The aviation industry has made great strides in ensuring the safety of passengers and crew through advancements in technology, regulation, and training. These advancements have led to a steady decline in the number of accidents and incidents over the years, making air travel one of the safest modes of transportation available.
At the same time, innovation in the aviation industry has been flourishing, with new technologies and designs being developed to improve efficiency, reduce costs, and minimize environmental impact. These innovations include electric and hydrogen aircraft, unmanned aerial vehicles (UAVs), and new materials and manufacturing techniques.
Fundamental and crucial changes to the air transport system within Europe are underway to reduce emissions to create a climate-friendly sustainable future with zero emissions. The hazards that are created by these evolutions and by the threats posed by climate change must be correctly assessed, especially from a safety perspective.
In the aviation industry, various stakeholders such as airlines, airports, air traffic control, and regulatory bodies all rely on data and information to make critical decisions related to flight operations, safety, and security. However, often, these stakeholders operate in silos, which can lead to a lack of coordination and communication.
For instance, data collected by an airline about flight delays or cancellations may not be effectively shared with the airport, which can lead to a lack of situational awareness and operational inefficiencies. Similarly, air traffic controllers may not be aware of weather-related data gathered by the airport, which can impact flight routes and decisions made by pilots.
The insufficient sharing of data between the various stakeholders can lead to missed opportunities for improving operational efficiency, reducing costs, and enhancing safety. To address this issue, the aviation industry is exploring various initiatives to improve data-sharing practices and promote collaboration between stakeholders (Data4Safety, EACCC, GADSS, etc). These efforts aim to establish more seamless and integrated operations, easing the deployment of climate-friendly solutions.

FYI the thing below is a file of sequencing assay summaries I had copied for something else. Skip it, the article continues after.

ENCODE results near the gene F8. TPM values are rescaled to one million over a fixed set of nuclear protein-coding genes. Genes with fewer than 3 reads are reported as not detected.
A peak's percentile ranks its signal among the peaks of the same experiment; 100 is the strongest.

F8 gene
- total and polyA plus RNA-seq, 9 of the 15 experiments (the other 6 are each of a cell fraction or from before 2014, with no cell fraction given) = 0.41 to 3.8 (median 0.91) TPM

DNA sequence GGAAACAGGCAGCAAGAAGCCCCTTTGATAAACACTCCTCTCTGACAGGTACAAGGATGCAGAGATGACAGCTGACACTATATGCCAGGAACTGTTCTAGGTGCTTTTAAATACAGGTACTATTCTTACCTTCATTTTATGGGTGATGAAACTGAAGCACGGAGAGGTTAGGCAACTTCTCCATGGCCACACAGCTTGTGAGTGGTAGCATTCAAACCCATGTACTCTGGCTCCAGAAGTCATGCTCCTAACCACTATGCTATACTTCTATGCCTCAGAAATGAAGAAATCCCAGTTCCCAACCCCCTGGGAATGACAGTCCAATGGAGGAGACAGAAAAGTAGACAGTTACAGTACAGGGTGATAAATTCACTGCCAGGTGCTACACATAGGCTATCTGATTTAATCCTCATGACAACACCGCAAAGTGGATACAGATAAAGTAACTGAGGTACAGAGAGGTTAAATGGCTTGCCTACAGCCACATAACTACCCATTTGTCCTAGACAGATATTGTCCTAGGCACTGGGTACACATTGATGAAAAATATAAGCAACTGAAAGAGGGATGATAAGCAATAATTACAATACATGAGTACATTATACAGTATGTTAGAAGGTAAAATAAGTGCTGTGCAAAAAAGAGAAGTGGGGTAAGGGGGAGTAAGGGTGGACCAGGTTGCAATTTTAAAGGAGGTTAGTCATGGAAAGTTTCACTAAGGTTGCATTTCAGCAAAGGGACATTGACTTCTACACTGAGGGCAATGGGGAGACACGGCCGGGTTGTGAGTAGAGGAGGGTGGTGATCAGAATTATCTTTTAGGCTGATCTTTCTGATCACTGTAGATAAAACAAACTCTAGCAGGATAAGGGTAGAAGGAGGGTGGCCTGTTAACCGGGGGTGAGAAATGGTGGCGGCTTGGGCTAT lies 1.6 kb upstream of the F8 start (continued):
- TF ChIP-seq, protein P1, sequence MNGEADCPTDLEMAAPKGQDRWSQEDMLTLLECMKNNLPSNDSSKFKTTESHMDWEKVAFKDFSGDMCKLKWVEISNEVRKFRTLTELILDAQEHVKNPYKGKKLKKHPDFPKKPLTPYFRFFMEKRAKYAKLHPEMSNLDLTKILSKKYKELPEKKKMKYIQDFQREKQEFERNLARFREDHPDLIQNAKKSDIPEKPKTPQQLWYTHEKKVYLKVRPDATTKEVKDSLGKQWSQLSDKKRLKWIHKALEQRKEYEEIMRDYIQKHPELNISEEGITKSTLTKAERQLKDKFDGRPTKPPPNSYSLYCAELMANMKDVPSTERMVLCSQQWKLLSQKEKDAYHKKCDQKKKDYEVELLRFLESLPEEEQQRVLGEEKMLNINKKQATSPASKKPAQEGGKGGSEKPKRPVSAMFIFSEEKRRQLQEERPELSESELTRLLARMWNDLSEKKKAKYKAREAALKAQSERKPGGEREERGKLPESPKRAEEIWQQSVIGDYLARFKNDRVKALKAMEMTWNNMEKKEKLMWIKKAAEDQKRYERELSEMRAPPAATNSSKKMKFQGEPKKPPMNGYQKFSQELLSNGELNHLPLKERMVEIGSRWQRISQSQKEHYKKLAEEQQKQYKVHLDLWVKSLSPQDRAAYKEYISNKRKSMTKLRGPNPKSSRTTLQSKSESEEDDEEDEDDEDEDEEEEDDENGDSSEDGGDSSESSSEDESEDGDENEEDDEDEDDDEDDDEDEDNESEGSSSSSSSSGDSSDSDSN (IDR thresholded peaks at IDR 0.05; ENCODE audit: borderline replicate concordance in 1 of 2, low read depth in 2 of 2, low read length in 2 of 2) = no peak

THE CONTRIBUTION FROM THE EUROPEAN UNION
Among the initiatives that aim to enhance data-sharing, the recently started EU-funded project ALBATROS is committed to determining how best to enable multiple actors to share their data confidentially, enabling benchmarking and safety insights that will lead to safer operations and better designs of aircraft, airports and air traffic systems. ALBATROS partners are developing a new concept for real‐time sharing of safety intelligence to support decision-making on safety issues, emergencies and crises such as enabling stakeholders at an airport to take appropriate action when a hydrogen aircraft has an emergency.
The project is currently performing a refined analysis of the existing approaches of the European Aviation Crisis Coordination Cell (EACCC) and the Global Aeronautical Distress and Safety System (GADSS), but not only, with the aim to propose key improvements and adjustments. This activity will receive support from the advisory board to assess their existing concepts (EACCC, GADSS, ACI-Europe, CTIF, etc.).
Based on consultation with all the relevant stakeholders, the Consortium will then collect user needs and then initial user requirements, operational requirements and functional requirements. This input will convey the initial version of the concept and procedures for sharing safety information between relevant actors and users to provide:
- A description of the safety information to be shared between actors, stakeholders, and users
- Clarifications about the roles and responsibilities of the different actors
- A picture of use cases and scenarios, including advice on cyber-security topics
Finally, ALBATROS will provide a comprehensive overview of key methods, technologies, and systems, as well as their capabilities and limitations, in view of the concept of sharing safety information. The concept for sharing safety information between relevant actors and users will be then refined based on the results from the validation exercises expected between 2025 and 2026.